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Container or bean provider cleans up resources when system exception occurs?

 
Himai Minh
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Quote A says the container will clean up when a system exception occurs:

The bean provider can rely on the container to perform the following tasks when catching a non-application exception:
....
This means that unless the bean is a Singleton, the bean provider does not have to perform any cleanup... It is the container
that is responsible for the cleanup.
JSR 318 p.383.


Quote B says the bean provider/application should do the cleanup when a system exception occurs:

PreDestroy lifecycle callback interceptor method not being called:
...
A system exception thrown from the instance's method to the container.
... The application using the session bean should provide some clean up mechanism to periodically cleanup the unreleased
resources.
JSR 318 p.97


So, are quote A and quote B conflicting each other?
 
Frits Walraven
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So, are quote A and quote B conflicting each other?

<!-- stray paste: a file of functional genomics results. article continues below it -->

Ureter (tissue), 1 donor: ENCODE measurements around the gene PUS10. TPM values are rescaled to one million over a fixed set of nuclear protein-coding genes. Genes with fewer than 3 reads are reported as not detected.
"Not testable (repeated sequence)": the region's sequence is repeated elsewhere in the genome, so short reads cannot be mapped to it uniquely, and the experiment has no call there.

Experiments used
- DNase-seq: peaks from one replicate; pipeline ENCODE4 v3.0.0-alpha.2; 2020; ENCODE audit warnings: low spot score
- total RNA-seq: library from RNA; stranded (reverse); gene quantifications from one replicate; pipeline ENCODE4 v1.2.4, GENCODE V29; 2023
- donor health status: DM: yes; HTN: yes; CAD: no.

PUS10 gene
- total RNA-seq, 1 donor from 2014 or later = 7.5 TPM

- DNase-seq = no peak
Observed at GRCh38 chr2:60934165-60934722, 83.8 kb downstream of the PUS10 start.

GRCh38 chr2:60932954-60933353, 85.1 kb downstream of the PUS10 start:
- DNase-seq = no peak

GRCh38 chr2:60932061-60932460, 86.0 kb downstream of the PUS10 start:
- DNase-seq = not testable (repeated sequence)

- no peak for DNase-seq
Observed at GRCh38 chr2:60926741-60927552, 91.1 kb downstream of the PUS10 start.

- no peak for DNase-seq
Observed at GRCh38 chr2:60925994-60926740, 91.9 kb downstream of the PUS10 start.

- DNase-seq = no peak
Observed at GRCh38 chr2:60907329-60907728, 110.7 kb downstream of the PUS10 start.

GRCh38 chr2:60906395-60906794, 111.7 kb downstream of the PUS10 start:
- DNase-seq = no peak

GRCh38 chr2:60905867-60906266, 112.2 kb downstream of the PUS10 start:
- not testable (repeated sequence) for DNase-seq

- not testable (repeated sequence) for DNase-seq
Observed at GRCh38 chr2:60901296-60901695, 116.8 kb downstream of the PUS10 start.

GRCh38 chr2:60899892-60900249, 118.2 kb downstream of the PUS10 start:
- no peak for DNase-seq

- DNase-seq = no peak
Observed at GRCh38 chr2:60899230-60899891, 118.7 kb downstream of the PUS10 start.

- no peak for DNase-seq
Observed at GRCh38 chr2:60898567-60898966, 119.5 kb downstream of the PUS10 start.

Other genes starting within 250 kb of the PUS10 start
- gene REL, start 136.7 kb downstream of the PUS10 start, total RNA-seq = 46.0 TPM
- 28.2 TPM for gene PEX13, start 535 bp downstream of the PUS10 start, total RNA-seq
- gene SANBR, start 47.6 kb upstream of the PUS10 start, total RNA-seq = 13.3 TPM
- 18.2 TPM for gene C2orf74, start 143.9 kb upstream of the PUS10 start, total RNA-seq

Not really. The cleanup (on page 97) has nothing to do with the current transaction or the bean that is involved.

They give a nice example of the cleanup they are talking about.

The note on page 97:
For example, if a shopping cart component is implemented as a session bean, and the session bean stores the shopping cart content in a database, the application should provide a program that runs periodically and removes "abandoned" shopping carts from the database.
 
Himai Minh
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Thanks for Frits' reply.
So, on p.318, the container cleans up by logging the exception, rollback the transaction and discarding the bean when the stateless/stateful bean's business , lifecycle callback methods/interceptors throw system exceptions.

On the other hand, on p.97, the bean provider (developer) has to do the cleanup work that the container cannot do, such as closing the database connection, restoring the data in database, which are related to the application itself.
 
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